Yesterday I called attention to this line from Federal Reserve Chairman Powell’s testimony:
In gauging the appropriate path for monetary policy over the next few years, the FOMC will continue to strike a balance between avoiding an overheated economy and bringing PCE price inflation to 2 percent on a sustained basis.
I interpreted this as a shift in the Fed’s focus. The risks are shifting, hence the new concern about an overheated economy. In contrast, previous iterations of this policy guidance referred to “achieving” and then “sustaining” full employment. Central bankers must view the economy as in a danger zone for inflationary pressures.
The next line of the testimony reads:
While many factors shape the economic outlook, some of the headwinds the U.S. economy faced in previous years have turned into tailwinds: In particular, fiscal policy has become more stimulative and foreign demand for U.S. exports is on a firmer trajectory.
The Fed’s forecast was already only tenuously supportive of three rate hikes. The extra stimulus hence throws the economy into the red zone. If we had any doubt that this policy shift was underway, Julia Coronado of Macropolicy Perspectives catches the topic of Federal Reserve Governor Lael Brainard’s speech next week:
“Navigating Monetary Policy as Headwinds Shift to Tailwinds.”
Yeah, that’s not a coincidence. That’s kind of hitting us over the heads to prepare ourselves for changes in the forecasts and the statement with the next FOMC meeting. First thought is that we will see the “overheating” language appear in the statement, which is to be interpreted as a warning that while they intended to maintain gradual rate hikes, it is more likely that incoming data will trigger an increase rather than decrease the pace of hikes.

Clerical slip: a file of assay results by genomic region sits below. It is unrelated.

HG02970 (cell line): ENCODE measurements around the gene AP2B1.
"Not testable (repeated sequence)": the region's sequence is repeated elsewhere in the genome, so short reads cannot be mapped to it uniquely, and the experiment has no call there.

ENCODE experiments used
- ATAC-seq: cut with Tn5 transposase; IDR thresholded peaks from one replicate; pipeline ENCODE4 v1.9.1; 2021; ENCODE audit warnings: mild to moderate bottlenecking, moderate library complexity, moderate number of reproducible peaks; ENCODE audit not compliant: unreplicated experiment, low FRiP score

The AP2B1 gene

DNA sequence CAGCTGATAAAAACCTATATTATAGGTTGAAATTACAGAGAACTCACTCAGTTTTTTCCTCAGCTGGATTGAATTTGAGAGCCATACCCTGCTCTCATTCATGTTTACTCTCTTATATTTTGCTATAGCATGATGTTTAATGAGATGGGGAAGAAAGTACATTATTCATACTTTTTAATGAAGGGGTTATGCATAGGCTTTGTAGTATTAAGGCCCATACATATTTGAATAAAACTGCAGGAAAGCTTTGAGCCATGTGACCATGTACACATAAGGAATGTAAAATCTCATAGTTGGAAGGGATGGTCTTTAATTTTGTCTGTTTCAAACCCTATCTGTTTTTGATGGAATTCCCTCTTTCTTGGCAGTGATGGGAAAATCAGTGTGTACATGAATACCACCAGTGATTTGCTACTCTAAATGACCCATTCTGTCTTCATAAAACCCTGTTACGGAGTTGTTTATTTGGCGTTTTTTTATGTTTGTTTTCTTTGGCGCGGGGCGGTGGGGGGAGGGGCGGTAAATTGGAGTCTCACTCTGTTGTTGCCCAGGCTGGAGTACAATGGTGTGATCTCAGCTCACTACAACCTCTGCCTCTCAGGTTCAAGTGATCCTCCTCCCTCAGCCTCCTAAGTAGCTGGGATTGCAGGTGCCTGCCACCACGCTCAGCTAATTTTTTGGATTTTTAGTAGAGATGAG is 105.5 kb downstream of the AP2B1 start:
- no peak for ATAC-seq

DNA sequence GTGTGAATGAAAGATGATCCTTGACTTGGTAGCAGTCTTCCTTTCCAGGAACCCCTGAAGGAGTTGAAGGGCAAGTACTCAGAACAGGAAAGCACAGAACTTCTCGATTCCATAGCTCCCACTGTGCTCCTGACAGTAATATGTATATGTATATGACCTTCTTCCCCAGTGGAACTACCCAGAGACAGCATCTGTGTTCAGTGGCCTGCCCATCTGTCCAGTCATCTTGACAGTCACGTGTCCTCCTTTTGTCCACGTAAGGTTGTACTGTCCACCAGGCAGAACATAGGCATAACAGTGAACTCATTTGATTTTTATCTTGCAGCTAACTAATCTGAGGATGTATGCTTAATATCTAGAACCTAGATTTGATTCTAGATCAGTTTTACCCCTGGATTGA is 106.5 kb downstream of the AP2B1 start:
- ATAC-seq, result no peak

Yes, inflation is below the 2 percent target, so on this surface this change in tone seems ludicrous. But the median policy maker forecast in the most recent Summary of Economic Projections is also quite frankly ludicrous. Those forecasts indicate growth well above potential growth in 2018 yet only a small decline in the unemployment rate. And stabilizing unemployment in 2019 with yet another year of growth above potential. And the inflation rate only returns to 2 percent when the temporary factors lift, but by the Fed’s Phillips curve approach the beyond-full employment economy should be much more inflationary when those factors lift, well above the 2 percent target. It all screams for a faster than 3 rate hike pace in 2018, but that was the median policy maker forecast.
I tend to think, and have thought for a long time, that the forecast was essentially reverse engineered as much as possible to keep the rate forecast at three hikes in 2018. Now, with the additional tailwinds sustaining momentum in the economy, they can no longer maintain this façade. Hence the change to the threat of “overheating.”
Bottom Line: I don’t think this is just about three or four hikes. It strikes me as something bigger, a more fundamental change in the policy objective. I understand if you want to resist such an interpretation. We, myself included, all have a lot of ink spilled on gradualism, so there is a natural resistance to changing the story. But as I said Monday, it felt like policy expectations had been set adrift during the transition and I was looking for Powell to re-anchor those expectations. That’s what it looks like he is doing. But he is raising as many questions as he is answering. For instance, I think we need to give some extra weight to the view that 2 percent inflation is a ceiling, not a symmetric target. And now we will be talking about monetary offset. Should get interesting.